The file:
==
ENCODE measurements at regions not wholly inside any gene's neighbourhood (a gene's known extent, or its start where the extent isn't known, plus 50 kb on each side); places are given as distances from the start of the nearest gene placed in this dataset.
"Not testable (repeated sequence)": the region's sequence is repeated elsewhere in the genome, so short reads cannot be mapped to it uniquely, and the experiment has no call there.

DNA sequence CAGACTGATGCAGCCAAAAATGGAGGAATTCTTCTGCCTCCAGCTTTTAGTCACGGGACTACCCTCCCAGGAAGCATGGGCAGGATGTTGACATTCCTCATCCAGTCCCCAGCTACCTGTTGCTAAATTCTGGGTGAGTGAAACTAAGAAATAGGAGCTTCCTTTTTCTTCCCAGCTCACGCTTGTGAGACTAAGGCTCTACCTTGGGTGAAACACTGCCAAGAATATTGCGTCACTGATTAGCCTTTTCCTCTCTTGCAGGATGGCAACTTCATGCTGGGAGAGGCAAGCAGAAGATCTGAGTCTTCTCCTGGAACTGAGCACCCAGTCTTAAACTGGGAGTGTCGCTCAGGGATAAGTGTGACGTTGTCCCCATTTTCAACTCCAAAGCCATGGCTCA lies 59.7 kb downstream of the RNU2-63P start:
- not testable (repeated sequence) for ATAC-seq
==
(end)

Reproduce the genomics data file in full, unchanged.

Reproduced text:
ENCODE measurements at regions not wholly inside any gene's neighbourhood (a gene's known extent, or its start where the extent isn't known, plus 50 kb on each side); places are given as distances from the start of the nearest gene placed in this dataset.
"Not testable (repeated sequence)": the region's sequence is repeated elsewhere in the genome, so short reads cannot be mapped to it uniquely, and the experiment has no call there.

DNA sequence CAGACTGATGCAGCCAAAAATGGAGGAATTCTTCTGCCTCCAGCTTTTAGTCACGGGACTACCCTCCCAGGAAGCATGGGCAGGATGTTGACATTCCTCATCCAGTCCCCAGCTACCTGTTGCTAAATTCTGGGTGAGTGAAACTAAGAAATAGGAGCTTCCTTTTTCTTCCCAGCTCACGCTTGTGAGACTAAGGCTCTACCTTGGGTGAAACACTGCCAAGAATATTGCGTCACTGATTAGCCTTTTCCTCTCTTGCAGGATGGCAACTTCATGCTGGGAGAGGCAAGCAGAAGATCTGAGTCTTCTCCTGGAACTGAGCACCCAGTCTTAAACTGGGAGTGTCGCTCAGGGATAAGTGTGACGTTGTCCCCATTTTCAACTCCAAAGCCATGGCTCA lies 59.7 kb downstream of the RNU2-63P start:
- not testable (repeated sequence) for ATAC-seq